We’d only met 2 hours before, at a Sunday matinee-concert. And during after-concert -lunch with our mutual friends we had not really spoken to each other, though we did share a few indecently boisterous laughs.
It was still early afternoon when our party broke up and after the general goodbyes I headed back home on foot alone, enjoying the touristy bustle of the city-centre and looking forward to an undisturbed afternoon of reading.
But when I heard running steps behind me, the fast click-clacking of high-heeled boots on cobble stones, I knew it was her even before I turned.
She chattered happily along - about the National Geographic documentaries she watched late at night, about the importance of fresh vegetables for a healthy stomach-tissue , about the parties at which she liked to dance till dawn - often making me burst into helpless laughter by the utterly unexpected humorous associations she’d make.
And though we hardly knew each other and though I could only relate to the fresh vegetables story (being neither a National Geographic addict, nor a party-goer, but quite partial to fresh tomatoes), the fact is that we walked those streets in a merry, companionable aimlessness.
Spotting from afar some intriguing allegorical statues we wandered into a small park, facetiously speculating about the Egyptian & Roman symbols on display. And when upon passing the Musée des Beaux Arts I mentioned my predilection for its 19th C entry-hall, she promptly made us veer off for a quick improvised visit, so that we found ourselves arguing in front of a grand but rather uninspired painting of the 1830 Belgian Revolution (I thought it was so endearingly 19th C pompous, she found it merely so idiotically pompous).
Now for all our impromptu shared enjoyment & delightful connectedness, it was truly amazing how little we had in common qua interests and likings. In the highest of spirits we subsequently discovered how we disagreed about a stunningly wide range of topics : be it about the merits of different cities (Antwerp versus Brussels versus London versus Paris) , or regarding our penchant for early or rather for late rising, a fondness of trains & trams versus one of cars, the importance or not for cities to have a resident river, ….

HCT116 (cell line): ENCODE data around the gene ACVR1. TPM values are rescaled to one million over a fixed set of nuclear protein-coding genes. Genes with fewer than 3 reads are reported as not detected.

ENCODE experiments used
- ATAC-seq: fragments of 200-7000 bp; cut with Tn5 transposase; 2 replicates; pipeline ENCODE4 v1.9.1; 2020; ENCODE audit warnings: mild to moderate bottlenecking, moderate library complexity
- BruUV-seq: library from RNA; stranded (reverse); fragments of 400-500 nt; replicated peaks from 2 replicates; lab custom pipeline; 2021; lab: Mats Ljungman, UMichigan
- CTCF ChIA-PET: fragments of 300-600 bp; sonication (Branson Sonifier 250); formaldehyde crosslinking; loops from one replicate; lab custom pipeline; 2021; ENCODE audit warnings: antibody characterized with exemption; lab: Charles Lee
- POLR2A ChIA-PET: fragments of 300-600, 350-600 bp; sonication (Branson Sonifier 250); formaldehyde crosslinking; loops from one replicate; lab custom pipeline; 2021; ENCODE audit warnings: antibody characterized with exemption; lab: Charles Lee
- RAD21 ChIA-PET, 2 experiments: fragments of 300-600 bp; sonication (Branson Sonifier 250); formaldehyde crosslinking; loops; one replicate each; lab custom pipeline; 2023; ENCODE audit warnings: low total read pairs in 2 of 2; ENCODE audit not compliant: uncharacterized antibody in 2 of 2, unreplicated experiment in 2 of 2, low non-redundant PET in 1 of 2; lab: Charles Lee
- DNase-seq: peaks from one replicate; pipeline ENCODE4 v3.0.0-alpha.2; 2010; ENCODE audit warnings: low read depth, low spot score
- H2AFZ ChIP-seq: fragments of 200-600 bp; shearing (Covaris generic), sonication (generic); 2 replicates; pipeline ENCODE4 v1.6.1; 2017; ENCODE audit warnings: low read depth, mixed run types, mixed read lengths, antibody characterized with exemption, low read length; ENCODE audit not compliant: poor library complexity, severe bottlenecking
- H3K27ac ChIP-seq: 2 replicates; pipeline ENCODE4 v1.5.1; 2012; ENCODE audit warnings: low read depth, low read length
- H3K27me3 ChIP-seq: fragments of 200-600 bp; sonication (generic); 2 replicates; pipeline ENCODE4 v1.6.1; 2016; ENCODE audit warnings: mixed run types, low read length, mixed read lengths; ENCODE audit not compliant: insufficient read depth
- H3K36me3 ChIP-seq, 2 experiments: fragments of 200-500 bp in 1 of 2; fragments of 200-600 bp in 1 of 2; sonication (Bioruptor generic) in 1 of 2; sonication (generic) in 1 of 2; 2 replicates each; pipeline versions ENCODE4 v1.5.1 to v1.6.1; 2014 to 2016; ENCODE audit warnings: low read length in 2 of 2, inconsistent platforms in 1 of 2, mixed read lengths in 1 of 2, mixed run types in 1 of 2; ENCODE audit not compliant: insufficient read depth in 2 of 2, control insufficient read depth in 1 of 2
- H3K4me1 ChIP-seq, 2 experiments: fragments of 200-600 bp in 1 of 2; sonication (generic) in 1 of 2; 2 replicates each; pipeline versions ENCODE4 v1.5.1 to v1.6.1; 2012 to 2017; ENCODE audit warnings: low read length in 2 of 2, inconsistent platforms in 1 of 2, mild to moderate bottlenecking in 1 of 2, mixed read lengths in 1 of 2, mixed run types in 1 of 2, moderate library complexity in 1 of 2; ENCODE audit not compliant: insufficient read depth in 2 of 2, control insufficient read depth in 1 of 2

Now obviously, at the speed we were walking & talking, and with only little time left before we had to go our separate ways – I could not really go into all the subtle ramifications of my taste for trains, trams and city-rivers. Neither do real life conversations allow for footnotes to back up one’s arguments. Hence the present blog-post as an indispensable afterthought to make my point with all due elaborateness.
Though I wouldn’t want to rob anyone from “their car = their freedom” and though I (grudgingly) acknowledge the existence of a kind of “route 66” car-travel romance, I myself do stubbornly stick to the romance of trains.
Trains are so solidly part of the world and yet so inspiring for the imagination: undauntedly spanning their railway-network over the globe, generously offering grand stations as both destinations and places of transit. What would the unpractical, contemplative (but restless & combative!) melancholiac be without their faithful logistic support?
Ah, how grateful I am for the urgency and the sense of purpose that trains offer to eternally doubting would-be travelers ( 1) : punctually leaving at a particular hour for a particular destination along a particular track, while at the same time firing on the imagination with a tantalizing list of possible stops and transit-combinations.
And the caring solicitude of trains! yes, you may read a book, yes, you may dream, you still will be brought to your destination. And don’t worry about catering and hygienic stops, each station is a harbor providing for all possible needs. Not to mention the irresistible train-aesthetics: I so love the sights & sounds & smells of trains, tracks and stations. And also, obviously, I like the fact that they are so intimately linked with cities – yes, stations are eminently representative of their cities (2) .
And trains, however banal, still ooze the glamour of the great traveling adventures of a bygone age. Even their modest urban cousin, the tram, retains something of this particular traveling aura (3) (which neither individual cars nor collective urban buses posses)